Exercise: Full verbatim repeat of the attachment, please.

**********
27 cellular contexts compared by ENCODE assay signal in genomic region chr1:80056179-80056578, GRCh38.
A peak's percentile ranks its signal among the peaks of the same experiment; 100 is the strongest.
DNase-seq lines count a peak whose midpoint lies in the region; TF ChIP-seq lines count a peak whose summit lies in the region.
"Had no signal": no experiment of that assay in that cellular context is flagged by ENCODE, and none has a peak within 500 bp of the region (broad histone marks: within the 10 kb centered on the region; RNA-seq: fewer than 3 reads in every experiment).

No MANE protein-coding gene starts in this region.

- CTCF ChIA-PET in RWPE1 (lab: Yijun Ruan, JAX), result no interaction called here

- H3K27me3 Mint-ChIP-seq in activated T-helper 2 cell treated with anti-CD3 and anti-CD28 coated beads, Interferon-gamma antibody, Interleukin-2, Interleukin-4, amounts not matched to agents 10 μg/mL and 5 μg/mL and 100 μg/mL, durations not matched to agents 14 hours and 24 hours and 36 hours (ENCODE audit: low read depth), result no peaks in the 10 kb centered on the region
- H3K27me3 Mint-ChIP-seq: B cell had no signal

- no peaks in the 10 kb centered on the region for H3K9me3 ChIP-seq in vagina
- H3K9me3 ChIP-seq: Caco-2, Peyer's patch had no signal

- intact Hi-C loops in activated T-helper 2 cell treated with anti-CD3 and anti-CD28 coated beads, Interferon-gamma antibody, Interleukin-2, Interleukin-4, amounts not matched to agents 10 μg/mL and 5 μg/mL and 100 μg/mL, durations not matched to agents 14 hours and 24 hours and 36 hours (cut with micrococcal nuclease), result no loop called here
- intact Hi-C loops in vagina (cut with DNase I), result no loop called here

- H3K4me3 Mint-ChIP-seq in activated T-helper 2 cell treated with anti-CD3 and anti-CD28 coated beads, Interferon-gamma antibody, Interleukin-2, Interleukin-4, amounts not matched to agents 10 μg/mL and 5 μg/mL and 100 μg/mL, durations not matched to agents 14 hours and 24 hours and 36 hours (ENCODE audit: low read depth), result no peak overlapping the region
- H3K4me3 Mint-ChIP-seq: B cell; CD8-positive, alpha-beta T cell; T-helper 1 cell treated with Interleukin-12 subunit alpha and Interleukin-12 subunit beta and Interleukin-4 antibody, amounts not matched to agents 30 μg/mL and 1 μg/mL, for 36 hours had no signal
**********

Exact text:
27 cellular contexts compared by ENCODE assay signal in genomic region chr1:80056179-80056578, GRCh38.
A peak's percentile ranks its signal among the peaks of the same experiment; 100 is the strongest.
DNase-seq lines count a peak whose midpoint lies in the region; TF ChIP-seq lines count a peak whose summit lies in the region.
"Had no signal": no experiment of that assay in that cellular context is flagged by ENCODE, and none has a peak within 500 bp of the region (broad histone marks: within the 10 kb centered on the region; RNA-seq: fewer than 3 reads in every experiment).

No MANE protein-coding gene starts in this region.

- CTCF ChIA-PET in RWPE1 (lab: Yijun Ruan, JAX), result no interaction called here

- H3K27me3 Mint-ChIP-seq in activated T-helper 2 cell treated with anti-CD3 and anti-CD28 coated beads, Interferon-gamma antibody, Interleukin-2, Interleukin-4, amounts not matched to agents 10 μg/mL and 5 μg/mL and 100 μg/mL, durations not matched to agents 14 hours and 24 hours and 36 hours (ENCODE audit: low read depth), result no peaks in the 10 kb centered on the region
- H3K27me3 Mint-ChIP-seq: B cell had no signal

- no peaks in the 10 kb centered on the region for H3K9me3 ChIP-seq in vagina
- H3K9me3 ChIP-seq: Caco-2, Peyer's patch had no signal

- intact Hi-C loops in activated T-helper 2 cell treated with anti-CD3 and anti-CD28 coated beads, Interferon-gamma antibody, Interleukin-2, Interleukin-4, amounts not matched to agents 10 μg/mL and 5 μg/mL and 100 μg/mL, durations not matched to agents 14 hours and 24 hours and 36 hours (cut with micrococcal nuclease), result no loop called here
- intact Hi-C loops in vagina (cut with DNase I), result no loop called here

- H3K4me3 Mint-ChIP-seq in activated T-helper 2 cell treated with anti-CD3 and anti-CD28 coated beads, Interferon-gamma antibody, Interleukin-2, Interleukin-4, amounts not matched to agents 10 μg/mL and 5 μg/mL and 100 μg/mL, durations not matched to agents 14 hours and 24 hours and 36 hours (ENCODE audit: low read depth), result no peak overlapping the region
- H3K4me3 Mint-ChIP-seq: B cell; CD8-positive, alpha-beta T cell; T-helper 1 cell treated with Interleukin-12 subunit alpha and Interleukin-12 subunit beta and Interleukin-4 antibody, amounts not matched to agents 30 μg/mL and 1 μg/mL, for 36 hours had no signal